I received this PM from a user and wanted to reply to all those who were wondering:
Why not use REJEX instead of a lot of time consuming steps and then use Mr Clean's 'auto-dry system' to remove water stains? So all you have to do is spray and walk away. REJEX is suppose to last for several months?
There is really no problem using this solution. In fact, it may cater exactly to your detailing needs. These may be ease of use, minimal maintenance, minimal cost, and improved aesthetics, among others. As with the Elise, this solution to the basic problem involves compromise. The best product is the one that works best for YOU.
You may find many of these extra steps time consuming, and I might even agree with you there. It can be! However, for my personal needs, the cost of time and effort is worth it when it comes to the final results. To some extent detailing becomes a hobby for some, and for others it's just a chore. Let's find out more about your needs...
Durability: There are other products that can outperform Rejex. [email protected]
was able to get 6 weeks out of the product. Can't confirm them myself, but even if it lasts 12 weeks, there are sealants on the market that outperform it. Six months out of Klasse Sealant Glaze is not uncommon. How often are you willing to rewax?
Maintenance: This category can tie into durability to some extent. Keeping your car garaged and clean can increase the durability of your wax. This is basically a zero effort item. Wiping your car down with a quick detailer after each wash also helps improve the durability and surface quality. Using a California Car Duster keeps the dust off and helps with aesthetics. Mr. Clean Auto Dry's may indeed save you drying time, but it may fall short in other areas. For example, Einszett Perls solution smells great, provides more lubrication, and some gloss enhancement. Zaino car wash also improves longevity for Zaino'd vehicles specifically. Perls also does this for regular waxes by keeping the surface clean, but Zaino has some kind of replenishing effect. The tradeoff is that I must dry my car, but it only takes me 20 minutes or so to do this.
It has been said that Rejex doesn't let things stick to it. It's made by a lubrication company BTW. Dirt washes off a waxed surface more easily than an unwaxed surface, in so far as our paint discussion goes. Is Rejex so superior in this regard that you are willing to discontinue use of any other product? That's for you to judge.
Aesthetics: I will preface this by saying the new cars looking pretty darn good when you take delivery! Simply topping a new car with your favorite wax will be good enough for most people by far. There isn't much to touch or do to it as far as prep.
How good your paint looks after it's all said and done is really a product of the surface preparation, not just the wax you used. If you only do the minimum of applying a wax layer like Rejex, it's not going to look as good as what [email protected]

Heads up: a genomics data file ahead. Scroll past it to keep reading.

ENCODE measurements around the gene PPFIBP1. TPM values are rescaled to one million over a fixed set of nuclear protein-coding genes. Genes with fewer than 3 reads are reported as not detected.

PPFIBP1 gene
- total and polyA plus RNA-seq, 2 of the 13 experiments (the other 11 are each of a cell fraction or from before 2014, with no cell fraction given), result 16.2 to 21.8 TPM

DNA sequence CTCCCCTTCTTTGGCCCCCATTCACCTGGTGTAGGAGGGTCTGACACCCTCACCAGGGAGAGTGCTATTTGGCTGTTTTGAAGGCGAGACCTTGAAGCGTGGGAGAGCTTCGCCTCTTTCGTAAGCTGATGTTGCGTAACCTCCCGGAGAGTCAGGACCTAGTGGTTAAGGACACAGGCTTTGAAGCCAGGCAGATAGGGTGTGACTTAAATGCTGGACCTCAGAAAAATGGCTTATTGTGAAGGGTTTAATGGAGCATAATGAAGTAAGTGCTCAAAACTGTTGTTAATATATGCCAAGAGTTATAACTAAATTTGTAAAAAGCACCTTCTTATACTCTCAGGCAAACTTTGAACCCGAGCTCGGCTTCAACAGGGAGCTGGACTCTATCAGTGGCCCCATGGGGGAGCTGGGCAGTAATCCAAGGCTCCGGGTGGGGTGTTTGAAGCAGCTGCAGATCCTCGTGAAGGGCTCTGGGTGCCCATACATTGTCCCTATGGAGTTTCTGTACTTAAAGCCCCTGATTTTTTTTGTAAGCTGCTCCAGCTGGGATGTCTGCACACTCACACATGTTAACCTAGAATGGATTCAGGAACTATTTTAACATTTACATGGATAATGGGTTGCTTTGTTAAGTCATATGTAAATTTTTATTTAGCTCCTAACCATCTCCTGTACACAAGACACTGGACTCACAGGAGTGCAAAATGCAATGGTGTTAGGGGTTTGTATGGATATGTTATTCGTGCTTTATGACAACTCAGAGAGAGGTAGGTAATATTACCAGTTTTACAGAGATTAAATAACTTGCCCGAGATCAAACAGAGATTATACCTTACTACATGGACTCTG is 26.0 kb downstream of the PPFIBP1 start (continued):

's Paradise can do with polishes, and two different kinds of wax layered. In terms of pure looks with the wax, a lot of people find other products superior to Rejex, but at the cost of something else like effort or durability or cost to buy the product. Rejex will benefit from surface prep like polishing and swirl removal, just like any other product. It's also attention to "detail" that makes a car look good. Not only what is done to the paint, but protecting the rubber trim, keeping the tires dressed, the wheels clean, exhaust tip polished, diffuser free of soot, the leather in good conditon, the interior clean, etc. All this takes time.
Monetary cost: It's possible to spend hundreds of dollars on orbital buffers, microfiber towels, cotton towels, applicators, different kinds of polishes, chemical cleaners, degreasers, vacuums, brushes, waxes, and things of this nature. It's really a hobby. How far to you want to go with it?
So basically you have to weigh all of these considerations when choosing. Rejex is pretty straightforward, provides pretty good shine and is comparable to a product like Liquid Glass. Coupled with Mr. Clean Autodry you can keep your car fairly clean.
Personally, I'm not into the concours thing, as the effort really isn't worth it. But what I do like is an outstanding looking car to drive around with relatively low maintenance (to me), that may require substantial initial effort when applying the products. This means not merely using Rejex and something a little more robust. If you just want a product to apply every couple months and forget about it, then you might not care about what else there is out there.
If you made it this far, I'm very very sorry for writing this much.
PS: And while I preach on, I have a very dirty black car sitting at home that needs some serious work.